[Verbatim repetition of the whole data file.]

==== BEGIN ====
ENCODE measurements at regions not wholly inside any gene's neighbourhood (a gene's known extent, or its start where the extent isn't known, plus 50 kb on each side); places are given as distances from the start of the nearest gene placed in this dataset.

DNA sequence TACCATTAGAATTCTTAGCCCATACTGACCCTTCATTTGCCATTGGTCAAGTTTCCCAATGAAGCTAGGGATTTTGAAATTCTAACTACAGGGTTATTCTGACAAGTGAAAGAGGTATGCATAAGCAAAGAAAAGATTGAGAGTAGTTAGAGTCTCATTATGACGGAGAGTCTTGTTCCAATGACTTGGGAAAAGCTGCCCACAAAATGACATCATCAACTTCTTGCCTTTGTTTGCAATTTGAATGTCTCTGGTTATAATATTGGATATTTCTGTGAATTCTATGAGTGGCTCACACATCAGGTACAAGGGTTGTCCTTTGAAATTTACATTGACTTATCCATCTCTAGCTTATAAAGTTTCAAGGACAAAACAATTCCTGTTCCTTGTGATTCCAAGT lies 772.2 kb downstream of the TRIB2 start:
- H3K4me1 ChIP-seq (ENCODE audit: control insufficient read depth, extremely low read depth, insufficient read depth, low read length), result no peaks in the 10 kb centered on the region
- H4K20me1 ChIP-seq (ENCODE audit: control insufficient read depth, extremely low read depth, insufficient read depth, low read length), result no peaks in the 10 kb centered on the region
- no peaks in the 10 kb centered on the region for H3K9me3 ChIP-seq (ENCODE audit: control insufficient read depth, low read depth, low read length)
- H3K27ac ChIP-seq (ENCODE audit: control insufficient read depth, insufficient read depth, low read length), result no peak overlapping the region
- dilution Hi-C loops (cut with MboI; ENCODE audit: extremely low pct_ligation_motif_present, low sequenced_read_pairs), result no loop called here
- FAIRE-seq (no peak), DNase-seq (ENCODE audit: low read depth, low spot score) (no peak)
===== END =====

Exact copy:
ENCODE measurements at regions not wholly inside any gene's neighbourhood (a gene's known extent, or its start where the extent isn't known, plus 50 kb on each side); places are given as distances from the start of the nearest gene placed in this dataset.

DNA sequence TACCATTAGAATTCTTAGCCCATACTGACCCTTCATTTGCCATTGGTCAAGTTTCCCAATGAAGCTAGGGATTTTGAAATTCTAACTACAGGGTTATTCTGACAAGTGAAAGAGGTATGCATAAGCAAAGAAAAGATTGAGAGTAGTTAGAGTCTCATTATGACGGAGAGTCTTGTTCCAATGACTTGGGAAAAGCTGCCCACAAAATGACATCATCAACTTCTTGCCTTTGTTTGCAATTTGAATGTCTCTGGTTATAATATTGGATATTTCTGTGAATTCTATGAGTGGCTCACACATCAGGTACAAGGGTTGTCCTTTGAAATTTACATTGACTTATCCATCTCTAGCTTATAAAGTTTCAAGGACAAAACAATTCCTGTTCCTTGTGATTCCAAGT lies 772.2 kb downstream of the TRIB2 start:
- H3K4me1 ChIP-seq (ENCODE audit: control insufficient read depth, extremely low read depth, insufficient read depth, low read length), result no peaks in the 10 kb centered on the region
- H4K20me1 ChIP-seq (ENCODE audit: control insufficient read depth, extremely low read depth, insufficient read depth, low read length), result no peaks in the 10 kb centered on the region
- no peaks in the 10 kb centered on the region for H3K9me3 ChIP-seq (ENCODE audit: control insufficient read depth, low read depth, low read length)
- H3K27ac ChIP-seq (ENCODE audit: control insufficient read depth, insufficient read depth, low read length), result no peak overlapping the region
- dilution Hi-C loops (cut with MboI; ENCODE audit: extremely low pct_ligation_motif_present, low sequenced_read_pairs), result no loop called here
- FAIRE-seq (no peak), DNase-seq (ENCODE audit: low read depth, low spot score) (no peak)